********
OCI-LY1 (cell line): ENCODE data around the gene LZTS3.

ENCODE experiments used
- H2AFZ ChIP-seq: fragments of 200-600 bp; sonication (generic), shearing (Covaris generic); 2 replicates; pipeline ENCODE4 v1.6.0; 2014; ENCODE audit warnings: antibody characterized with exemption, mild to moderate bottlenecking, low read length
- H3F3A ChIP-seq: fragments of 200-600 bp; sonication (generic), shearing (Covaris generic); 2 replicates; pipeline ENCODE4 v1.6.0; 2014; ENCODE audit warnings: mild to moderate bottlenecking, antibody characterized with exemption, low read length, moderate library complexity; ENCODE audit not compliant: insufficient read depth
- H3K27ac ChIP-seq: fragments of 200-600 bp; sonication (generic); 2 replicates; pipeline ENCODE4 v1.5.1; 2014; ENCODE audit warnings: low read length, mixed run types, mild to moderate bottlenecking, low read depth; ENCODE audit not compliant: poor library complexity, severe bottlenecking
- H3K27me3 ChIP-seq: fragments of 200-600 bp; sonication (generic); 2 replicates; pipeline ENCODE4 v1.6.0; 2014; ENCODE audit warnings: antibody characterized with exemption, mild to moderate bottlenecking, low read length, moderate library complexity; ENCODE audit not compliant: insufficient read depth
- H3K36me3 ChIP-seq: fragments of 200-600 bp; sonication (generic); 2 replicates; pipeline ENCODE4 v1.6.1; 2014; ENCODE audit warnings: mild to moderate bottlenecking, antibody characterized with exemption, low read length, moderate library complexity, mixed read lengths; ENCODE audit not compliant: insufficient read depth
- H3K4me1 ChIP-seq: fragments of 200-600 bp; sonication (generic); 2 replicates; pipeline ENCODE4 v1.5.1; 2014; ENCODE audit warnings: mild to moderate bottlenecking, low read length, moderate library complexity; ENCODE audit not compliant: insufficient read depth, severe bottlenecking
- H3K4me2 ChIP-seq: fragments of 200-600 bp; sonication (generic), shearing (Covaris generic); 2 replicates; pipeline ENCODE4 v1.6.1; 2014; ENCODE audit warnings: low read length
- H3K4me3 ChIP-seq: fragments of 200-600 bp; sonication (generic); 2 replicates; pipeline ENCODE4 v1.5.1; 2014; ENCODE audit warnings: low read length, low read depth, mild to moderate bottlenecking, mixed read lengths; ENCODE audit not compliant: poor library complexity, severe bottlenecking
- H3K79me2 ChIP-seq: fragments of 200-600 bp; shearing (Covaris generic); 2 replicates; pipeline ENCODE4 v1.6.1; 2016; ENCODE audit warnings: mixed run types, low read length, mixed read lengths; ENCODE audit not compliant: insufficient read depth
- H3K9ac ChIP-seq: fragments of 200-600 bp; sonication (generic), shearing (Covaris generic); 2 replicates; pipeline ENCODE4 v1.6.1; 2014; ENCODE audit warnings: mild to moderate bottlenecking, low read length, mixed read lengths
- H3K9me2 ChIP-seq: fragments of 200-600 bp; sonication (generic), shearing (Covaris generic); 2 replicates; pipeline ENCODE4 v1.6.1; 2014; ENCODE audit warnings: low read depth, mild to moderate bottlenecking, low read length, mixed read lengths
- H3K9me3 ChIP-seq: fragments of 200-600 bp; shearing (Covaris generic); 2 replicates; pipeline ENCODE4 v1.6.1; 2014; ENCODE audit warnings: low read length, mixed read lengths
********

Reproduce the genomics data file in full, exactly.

OCI-LY1 (cell line): ENCODE data around the gene LZTS3.

ENCODE experiments used
- H2AFZ ChIP-seq: fragments of 200-600 bp; sonication (generic), shearing (Covaris generic); 2 replicates; pipeline ENCODE4 v1.6.0; 2014; ENCODE audit warnings: antibody characterized with exemption, mild to moderate bottlenecking, low read length
- H3F3A ChIP-seq: fragments of 200-600 bp; sonication (generic), shearing (Covaris generic); 2 replicates; pipeline ENCODE4 v1.6.0; 2014; ENCODE audit warnings: mild to moderate bottlenecking, antibody characterized with exemption, low read length, moderate library complexity; ENCODE audit not compliant: insufficient read depth
- H3K27ac ChIP-seq: fragments of 200-600 bp; sonication (generic); 2 replicates; pipeline ENCODE4 v1.5.1; 2014; ENCODE audit warnings: low read length, mixed run types, mild to moderate bottlenecking, low read depth; ENCODE audit not compliant: poor library complexity, severe bottlenecking
- H3K27me3 ChIP-seq: fragments of 200-600 bp; sonication (generic); 2 replicates; pipeline ENCODE4 v1.6.0; 2014; ENCODE audit warnings: antibody characterized with exemption, mild to moderate bottlenecking, low read length, moderate library complexity; ENCODE audit not compliant: insufficient read depth
- H3K36me3 ChIP-seq: fragments of 200-600 bp; sonication (generic); 2 replicates; pipeline ENCODE4 v1.6.1; 2014; ENCODE audit warnings: mild to moderate bottlenecking, antibody characterized with exemption, low read length, moderate library complexity, mixed read lengths; ENCODE audit not compliant: insufficient read depth
- H3K4me1 ChIP-seq: fragments of 200-600 bp; sonication (generic); 2 replicates; pipeline ENCODE4 v1.5.1; 2014; ENCODE audit warnings: mild to moderate bottlenecking, low read length, moderate library complexity; ENCODE audit not compliant: insufficient read depth, severe bottlenecking
- H3K4me2 ChIP-seq: fragments of 200-600 bp; sonication (generic), shearing (Covaris generic); 2 replicates; pipeline ENCODE4 v1.6.1; 2014; ENCODE audit warnings: low read length
- H3K4me3 ChIP-seq: fragments of 200-600 bp; sonication (generic); 2 replicates; pipeline ENCODE4 v1.5.1; 2014; ENCODE audit warnings: low read length, low read depth, mild to moderate bottlenecking, mixed read lengths; ENCODE audit not compliant: poor library complexity, severe bottlenecking
- H3K79me2 ChIP-seq: fragments of 200-600 bp; shearing (Covaris generic); 2 replicates; pipeline ENCODE4 v1.6.1; 2016; ENCODE audit warnings: mixed run types, low read length, mixed read lengths; ENCODE audit not compliant: insufficient read depth
- H3K9ac ChIP-seq: fragments of 200-600 bp; sonication (generic), shearing (Covaris generic); 2 replicates; pipeline ENCODE4 v1.6.1; 2014; ENCODE audit warnings: mild to moderate bottlenecking, low read length, mixed read lengths
- H3K9me2 ChIP-seq: fragments of 200-600 bp; sonication (generic), shearing (Covaris generic); 2 replicates; pipeline ENCODE4 v1.6.1; 2014; ENCODE audit warnings: low read depth, mild to moderate bottlenecking, low read length, mixed read lengths
- H3K9me3 ChIP-seq: fragments of 200-600 bp; shearing (Covaris generic); 2 replicates; pipeline ENCODE4 v1.6.1; 2014; ENCODE audit warnings: low read length, mixed read lengths